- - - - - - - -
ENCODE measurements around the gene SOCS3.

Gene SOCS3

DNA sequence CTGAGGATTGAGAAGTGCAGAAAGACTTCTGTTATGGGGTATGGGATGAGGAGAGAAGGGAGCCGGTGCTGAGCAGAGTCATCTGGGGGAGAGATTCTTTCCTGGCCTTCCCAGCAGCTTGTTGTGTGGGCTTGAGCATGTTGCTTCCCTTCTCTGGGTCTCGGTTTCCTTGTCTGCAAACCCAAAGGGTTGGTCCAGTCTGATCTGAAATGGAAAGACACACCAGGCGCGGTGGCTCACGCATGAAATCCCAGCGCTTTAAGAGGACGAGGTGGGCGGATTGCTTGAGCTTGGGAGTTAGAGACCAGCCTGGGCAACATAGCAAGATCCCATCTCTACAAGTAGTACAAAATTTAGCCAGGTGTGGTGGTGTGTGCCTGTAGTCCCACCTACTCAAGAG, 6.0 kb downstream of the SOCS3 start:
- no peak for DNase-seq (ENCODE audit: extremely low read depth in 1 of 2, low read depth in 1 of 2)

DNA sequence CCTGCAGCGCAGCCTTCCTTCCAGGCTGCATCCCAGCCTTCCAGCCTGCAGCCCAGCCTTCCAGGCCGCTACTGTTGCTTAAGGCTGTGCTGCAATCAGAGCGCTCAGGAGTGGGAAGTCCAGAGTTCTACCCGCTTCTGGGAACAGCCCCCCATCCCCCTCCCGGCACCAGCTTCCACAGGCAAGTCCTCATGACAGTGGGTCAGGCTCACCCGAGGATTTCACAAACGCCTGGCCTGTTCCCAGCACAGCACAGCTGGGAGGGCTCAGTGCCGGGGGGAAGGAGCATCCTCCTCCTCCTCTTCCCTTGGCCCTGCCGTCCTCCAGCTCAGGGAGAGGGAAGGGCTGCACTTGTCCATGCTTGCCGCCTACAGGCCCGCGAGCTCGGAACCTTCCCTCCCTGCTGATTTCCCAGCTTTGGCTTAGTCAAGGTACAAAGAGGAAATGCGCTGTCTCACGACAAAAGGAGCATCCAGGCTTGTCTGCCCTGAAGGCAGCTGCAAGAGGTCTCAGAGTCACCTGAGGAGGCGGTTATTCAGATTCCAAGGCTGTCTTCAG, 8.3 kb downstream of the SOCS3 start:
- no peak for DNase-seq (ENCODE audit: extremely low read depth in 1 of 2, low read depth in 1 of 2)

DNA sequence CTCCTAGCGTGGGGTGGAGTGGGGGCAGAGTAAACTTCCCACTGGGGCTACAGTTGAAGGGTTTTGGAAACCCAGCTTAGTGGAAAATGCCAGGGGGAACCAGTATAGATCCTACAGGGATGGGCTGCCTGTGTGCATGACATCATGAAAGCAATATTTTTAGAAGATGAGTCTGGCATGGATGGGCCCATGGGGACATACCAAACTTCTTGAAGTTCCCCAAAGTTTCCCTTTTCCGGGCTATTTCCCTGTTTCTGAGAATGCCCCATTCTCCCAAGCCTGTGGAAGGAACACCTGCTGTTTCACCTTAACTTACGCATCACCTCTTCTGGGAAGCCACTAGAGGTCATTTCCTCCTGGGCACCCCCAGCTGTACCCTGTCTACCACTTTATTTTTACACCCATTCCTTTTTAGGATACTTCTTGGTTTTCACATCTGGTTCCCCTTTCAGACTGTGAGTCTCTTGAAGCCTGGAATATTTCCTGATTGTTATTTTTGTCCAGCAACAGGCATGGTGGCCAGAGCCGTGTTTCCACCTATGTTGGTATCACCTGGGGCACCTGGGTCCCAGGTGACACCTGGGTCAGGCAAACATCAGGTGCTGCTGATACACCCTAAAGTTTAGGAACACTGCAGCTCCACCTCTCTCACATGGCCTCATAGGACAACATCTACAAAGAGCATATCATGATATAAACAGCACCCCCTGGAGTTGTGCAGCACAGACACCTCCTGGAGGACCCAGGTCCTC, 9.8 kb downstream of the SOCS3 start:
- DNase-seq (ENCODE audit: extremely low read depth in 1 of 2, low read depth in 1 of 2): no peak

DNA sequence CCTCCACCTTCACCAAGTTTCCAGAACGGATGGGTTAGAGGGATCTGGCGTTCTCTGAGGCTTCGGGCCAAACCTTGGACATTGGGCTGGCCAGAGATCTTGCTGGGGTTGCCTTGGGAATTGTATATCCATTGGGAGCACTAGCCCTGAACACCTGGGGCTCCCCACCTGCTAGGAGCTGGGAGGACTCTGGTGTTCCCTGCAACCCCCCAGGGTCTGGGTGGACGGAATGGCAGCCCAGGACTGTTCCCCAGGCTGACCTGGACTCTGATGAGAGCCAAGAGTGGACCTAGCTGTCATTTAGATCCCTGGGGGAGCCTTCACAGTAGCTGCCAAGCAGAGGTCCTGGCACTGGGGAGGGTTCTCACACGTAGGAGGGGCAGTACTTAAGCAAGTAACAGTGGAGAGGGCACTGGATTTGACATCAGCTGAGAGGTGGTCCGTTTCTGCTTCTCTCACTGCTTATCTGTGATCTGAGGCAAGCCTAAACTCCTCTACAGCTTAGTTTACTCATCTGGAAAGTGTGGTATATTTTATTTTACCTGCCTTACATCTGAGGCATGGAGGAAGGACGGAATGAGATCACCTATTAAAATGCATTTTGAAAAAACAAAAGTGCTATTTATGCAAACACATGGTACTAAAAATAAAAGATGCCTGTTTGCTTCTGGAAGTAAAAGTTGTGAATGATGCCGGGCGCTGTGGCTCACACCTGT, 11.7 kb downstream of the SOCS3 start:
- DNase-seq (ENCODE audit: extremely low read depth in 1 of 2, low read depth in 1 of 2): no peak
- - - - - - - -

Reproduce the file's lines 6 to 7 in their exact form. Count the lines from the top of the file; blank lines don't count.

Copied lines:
- no peak for DNase-seq (ENCODE audit: extremely low read depth in 1 of 2, low read depth in 1 of 2)

DNA sequence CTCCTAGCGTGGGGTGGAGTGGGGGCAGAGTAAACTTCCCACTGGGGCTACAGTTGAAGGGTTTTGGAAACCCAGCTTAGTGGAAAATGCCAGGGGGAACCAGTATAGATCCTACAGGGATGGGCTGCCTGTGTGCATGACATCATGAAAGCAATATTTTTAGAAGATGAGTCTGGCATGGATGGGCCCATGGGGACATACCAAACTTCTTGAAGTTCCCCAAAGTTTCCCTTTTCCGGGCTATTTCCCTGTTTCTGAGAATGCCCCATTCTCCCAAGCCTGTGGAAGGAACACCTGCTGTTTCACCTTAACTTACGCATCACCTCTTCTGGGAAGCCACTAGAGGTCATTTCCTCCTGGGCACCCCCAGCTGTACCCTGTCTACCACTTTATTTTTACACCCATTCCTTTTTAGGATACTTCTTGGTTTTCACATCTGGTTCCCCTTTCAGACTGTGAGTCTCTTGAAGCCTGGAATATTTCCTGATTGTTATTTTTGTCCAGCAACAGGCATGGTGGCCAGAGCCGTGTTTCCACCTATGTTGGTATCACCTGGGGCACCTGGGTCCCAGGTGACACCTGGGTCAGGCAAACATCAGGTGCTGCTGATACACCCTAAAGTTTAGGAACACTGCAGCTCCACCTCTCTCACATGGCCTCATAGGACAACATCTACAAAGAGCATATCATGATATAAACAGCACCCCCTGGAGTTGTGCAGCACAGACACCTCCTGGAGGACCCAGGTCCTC, 9.8 kb downstream of the SOCS3 start: